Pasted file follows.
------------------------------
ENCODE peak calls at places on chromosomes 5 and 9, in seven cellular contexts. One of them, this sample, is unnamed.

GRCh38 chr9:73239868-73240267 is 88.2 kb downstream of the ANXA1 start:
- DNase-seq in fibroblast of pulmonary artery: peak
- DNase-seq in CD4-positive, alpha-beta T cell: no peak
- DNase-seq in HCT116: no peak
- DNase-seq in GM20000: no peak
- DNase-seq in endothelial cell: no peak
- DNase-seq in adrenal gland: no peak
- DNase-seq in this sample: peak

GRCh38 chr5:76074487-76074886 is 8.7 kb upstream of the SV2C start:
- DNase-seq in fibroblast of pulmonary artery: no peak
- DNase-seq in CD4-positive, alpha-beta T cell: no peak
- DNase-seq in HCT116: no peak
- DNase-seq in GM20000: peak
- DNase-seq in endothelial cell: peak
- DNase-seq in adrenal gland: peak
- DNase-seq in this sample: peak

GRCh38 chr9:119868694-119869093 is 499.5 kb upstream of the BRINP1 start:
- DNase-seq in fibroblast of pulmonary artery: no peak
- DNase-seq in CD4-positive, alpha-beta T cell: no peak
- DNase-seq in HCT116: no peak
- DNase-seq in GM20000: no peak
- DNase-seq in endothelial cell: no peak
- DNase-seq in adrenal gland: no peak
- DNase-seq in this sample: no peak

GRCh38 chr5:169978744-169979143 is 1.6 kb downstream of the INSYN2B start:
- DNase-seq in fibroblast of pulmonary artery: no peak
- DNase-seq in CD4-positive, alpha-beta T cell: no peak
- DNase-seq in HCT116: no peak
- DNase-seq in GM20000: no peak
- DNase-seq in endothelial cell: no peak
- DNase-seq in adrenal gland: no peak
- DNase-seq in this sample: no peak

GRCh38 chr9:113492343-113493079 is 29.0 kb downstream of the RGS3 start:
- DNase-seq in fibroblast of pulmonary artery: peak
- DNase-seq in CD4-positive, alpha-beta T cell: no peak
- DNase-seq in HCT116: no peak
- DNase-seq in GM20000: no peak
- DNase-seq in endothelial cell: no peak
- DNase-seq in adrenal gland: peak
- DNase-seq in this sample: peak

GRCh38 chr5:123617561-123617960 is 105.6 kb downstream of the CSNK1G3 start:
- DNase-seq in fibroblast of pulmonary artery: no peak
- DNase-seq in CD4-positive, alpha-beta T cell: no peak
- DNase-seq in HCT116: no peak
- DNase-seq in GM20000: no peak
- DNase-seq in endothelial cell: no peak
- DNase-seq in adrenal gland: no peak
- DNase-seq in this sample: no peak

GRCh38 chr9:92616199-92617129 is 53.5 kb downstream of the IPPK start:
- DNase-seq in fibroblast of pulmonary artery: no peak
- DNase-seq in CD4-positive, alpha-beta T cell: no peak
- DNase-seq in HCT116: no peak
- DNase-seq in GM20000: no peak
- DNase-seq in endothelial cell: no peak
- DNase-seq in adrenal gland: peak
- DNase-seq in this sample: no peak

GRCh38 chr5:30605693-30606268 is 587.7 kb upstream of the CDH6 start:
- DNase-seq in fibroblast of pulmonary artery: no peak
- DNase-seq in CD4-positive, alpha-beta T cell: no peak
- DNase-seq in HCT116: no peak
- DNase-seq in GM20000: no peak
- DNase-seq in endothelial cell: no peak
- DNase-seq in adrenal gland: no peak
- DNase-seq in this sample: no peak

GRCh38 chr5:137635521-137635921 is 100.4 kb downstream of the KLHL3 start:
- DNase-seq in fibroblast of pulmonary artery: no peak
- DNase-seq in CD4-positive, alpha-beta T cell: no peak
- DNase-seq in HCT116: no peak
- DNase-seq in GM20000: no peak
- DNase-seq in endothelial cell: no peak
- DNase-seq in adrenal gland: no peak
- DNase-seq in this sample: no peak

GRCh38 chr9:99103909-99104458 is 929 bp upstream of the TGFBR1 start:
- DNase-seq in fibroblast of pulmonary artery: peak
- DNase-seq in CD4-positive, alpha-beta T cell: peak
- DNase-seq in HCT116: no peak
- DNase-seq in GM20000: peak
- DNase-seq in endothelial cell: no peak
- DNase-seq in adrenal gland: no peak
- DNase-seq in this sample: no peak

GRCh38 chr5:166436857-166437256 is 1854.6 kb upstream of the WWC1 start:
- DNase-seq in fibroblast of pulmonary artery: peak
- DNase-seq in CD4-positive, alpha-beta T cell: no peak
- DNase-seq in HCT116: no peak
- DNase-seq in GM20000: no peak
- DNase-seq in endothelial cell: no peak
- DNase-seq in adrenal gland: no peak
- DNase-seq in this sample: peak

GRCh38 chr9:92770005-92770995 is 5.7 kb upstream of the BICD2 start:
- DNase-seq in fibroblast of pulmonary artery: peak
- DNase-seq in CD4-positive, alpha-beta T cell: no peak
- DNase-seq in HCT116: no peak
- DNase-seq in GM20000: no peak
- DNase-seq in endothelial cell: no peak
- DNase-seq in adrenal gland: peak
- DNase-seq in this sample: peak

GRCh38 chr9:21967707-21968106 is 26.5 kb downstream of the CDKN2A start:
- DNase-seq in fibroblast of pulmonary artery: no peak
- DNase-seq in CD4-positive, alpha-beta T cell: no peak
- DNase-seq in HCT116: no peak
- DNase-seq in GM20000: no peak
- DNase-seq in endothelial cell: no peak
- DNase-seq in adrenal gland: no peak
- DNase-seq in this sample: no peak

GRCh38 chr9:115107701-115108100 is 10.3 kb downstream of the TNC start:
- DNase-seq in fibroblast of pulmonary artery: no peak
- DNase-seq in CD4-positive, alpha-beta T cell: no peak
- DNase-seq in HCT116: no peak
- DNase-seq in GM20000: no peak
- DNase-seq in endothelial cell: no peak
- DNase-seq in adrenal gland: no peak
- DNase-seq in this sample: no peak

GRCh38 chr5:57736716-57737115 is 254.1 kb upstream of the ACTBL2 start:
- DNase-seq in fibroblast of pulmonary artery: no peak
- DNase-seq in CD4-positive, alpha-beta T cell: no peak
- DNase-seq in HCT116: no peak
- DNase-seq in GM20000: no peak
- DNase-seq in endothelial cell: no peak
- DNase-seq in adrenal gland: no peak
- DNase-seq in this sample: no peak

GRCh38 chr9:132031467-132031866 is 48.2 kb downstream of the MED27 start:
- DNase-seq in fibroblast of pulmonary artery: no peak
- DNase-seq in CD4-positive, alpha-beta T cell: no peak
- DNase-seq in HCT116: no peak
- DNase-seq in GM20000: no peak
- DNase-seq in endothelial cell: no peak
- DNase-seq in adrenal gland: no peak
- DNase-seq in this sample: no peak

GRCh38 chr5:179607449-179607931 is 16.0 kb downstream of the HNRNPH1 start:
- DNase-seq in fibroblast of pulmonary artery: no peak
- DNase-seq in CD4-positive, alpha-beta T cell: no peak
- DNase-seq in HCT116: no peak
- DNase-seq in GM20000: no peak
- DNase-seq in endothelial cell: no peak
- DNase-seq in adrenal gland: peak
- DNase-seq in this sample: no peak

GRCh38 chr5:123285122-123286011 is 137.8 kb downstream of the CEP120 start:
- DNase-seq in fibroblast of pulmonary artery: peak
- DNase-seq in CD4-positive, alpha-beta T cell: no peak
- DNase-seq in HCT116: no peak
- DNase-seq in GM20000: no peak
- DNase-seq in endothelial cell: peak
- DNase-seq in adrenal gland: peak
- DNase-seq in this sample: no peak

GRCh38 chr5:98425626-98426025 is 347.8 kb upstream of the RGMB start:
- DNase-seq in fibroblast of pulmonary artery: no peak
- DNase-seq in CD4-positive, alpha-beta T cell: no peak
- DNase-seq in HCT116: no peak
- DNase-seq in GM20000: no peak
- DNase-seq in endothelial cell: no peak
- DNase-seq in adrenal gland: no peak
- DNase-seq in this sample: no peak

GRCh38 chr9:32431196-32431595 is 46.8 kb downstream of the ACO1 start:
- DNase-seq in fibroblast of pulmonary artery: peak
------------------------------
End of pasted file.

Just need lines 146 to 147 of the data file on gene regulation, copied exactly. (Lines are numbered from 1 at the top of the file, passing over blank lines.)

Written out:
GRCh38 chr5:98425626-98426025 is 347.8 kb upstream of the RGMB start:
- DNase-seq in fibroblast of pulmonary artery: no peak